- UK Parliament statutes
Statutes prior to 1963
Each piece of legislation passed by the Parliament of the United Kingdom is known as an Act of Parliament. In the citation of the Act, the number(s) before the letters represents the years of the reign of the monarch during which the relevant parliamentary session was held. Parliamentary sessions did not coincide with calendar years, and usually they spanned more than one calendar year.
The citation here means that The Railways (Extension Time) Act is the 18th Act passed during the session that started in the 31st year of the reign of Victoria and which finished in the 32nd year of that reign.
Modern statutes (since 1963)
Each modern Act of Parliament commences with a ‘Short Title’, which is a relatively brief name almost invariably used to identify the Act. The Short Title also includes the year of enactment. This is followed by a chapter number, which denotes the sequential number of the Act in the calendar year.
The citation means that the Human Rights Act was the 42nd Act of Parliament passed in the year 1998.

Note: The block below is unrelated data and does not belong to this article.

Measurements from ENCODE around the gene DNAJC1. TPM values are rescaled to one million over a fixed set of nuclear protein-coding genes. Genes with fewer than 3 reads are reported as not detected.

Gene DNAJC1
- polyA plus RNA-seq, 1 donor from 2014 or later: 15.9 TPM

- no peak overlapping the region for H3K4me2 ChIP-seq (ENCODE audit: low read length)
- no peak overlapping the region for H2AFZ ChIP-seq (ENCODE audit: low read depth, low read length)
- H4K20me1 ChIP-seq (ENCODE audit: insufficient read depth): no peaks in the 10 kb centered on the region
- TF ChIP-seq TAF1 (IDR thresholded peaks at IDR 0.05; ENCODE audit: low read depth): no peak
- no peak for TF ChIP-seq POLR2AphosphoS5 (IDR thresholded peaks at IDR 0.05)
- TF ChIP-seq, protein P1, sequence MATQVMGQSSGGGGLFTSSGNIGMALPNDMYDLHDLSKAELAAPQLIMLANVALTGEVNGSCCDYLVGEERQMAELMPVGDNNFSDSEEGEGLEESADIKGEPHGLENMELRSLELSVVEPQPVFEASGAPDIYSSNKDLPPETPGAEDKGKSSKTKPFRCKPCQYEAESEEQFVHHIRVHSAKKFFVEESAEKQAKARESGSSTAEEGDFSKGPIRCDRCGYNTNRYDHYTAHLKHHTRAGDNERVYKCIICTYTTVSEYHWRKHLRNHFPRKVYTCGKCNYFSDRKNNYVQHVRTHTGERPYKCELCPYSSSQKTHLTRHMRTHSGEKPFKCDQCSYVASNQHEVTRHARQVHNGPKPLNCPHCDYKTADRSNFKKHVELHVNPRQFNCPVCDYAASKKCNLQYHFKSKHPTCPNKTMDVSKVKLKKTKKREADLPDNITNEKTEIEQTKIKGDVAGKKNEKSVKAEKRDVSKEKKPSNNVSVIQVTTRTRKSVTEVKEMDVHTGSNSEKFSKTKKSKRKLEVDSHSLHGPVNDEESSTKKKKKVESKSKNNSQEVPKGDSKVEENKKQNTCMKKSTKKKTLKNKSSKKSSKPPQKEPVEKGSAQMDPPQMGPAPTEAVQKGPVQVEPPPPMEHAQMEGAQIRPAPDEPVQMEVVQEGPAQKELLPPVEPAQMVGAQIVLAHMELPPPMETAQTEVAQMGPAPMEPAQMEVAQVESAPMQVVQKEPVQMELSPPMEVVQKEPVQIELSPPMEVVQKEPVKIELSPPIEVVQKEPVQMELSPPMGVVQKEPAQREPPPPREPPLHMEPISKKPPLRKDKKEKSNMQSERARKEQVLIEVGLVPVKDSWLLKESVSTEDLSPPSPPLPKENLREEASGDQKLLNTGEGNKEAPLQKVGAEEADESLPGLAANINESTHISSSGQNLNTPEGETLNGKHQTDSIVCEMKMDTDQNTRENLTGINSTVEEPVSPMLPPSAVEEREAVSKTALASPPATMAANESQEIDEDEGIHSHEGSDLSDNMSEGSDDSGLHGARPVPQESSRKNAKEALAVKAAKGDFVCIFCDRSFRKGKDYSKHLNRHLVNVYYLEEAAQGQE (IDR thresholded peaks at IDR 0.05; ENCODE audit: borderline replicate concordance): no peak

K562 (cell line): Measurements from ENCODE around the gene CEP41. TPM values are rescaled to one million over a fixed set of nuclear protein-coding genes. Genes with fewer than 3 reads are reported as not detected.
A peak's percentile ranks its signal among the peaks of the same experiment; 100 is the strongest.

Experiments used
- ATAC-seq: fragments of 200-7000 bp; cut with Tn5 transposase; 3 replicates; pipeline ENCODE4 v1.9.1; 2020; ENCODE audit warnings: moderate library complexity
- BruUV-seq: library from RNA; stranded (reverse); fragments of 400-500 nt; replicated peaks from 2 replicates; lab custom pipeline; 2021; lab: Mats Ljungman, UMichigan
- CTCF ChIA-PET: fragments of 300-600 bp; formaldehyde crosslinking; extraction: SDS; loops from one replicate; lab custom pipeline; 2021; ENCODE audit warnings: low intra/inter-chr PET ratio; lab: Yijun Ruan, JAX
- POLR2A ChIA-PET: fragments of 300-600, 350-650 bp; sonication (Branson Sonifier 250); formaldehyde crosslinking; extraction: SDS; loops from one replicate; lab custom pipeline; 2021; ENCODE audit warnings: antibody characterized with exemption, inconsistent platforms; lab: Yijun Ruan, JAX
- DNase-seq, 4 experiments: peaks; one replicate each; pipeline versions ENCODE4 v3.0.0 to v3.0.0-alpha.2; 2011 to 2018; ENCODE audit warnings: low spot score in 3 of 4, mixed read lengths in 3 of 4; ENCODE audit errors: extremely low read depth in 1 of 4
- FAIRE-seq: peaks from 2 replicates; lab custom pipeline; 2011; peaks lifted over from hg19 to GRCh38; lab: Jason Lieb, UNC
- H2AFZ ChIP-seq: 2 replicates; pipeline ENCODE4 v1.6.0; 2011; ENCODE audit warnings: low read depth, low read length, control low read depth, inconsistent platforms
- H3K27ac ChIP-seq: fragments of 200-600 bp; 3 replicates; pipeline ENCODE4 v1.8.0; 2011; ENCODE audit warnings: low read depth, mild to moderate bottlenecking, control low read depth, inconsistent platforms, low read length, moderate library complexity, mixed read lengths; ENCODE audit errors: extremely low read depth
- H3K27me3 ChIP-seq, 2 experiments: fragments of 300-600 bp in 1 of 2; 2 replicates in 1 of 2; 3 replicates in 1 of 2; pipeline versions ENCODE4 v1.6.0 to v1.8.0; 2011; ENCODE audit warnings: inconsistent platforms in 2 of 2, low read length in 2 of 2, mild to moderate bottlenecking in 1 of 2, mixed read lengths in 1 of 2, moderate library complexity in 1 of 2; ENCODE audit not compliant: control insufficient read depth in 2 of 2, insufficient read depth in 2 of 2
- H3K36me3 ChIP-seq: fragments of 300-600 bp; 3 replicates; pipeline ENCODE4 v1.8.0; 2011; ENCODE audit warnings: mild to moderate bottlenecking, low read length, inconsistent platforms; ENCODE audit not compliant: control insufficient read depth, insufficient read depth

2. Scottish Parliament statutes
The Scotland Act 1998 and the Scotland Act 2012 guarantee the power to the Scottish Parliament to create their own legislation in certain fields. Acts of the Scottish Parliament commence with a ‘Short Title’ (usually containing the word ‘Scotland’ in brackets and the year of enactment) followed by the acronym ‘asp’ (which stands for ‘Act of the Scottish Parliament’) and a number (which increases consecutively from number 1 with each Act in the calendar year).
This citation means that the Criminal Justice (Scotland) Act was the 1st Act of the Scottish Parliament passed in the year 2016.
- UK Statutory Instruments
The most familiar type of delegated legislation is the Statutory Instrument (SI). Statutory Instruments in the UK are centrally registered and issued with a number which resumes from ‘No. 1’ at the start of each calendar year.
2. Scottish Statutory Instruments
Each Scottish Statutory Instrument (SSI) made by the Scottish Government is in essentially the same form as the UK Statutory Instruments although cited using the prefix ‘SSI’. They are separately numbered, with the numbering resuming from ‘No. 1’ at the start of each calendar year.
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Taylor Library Team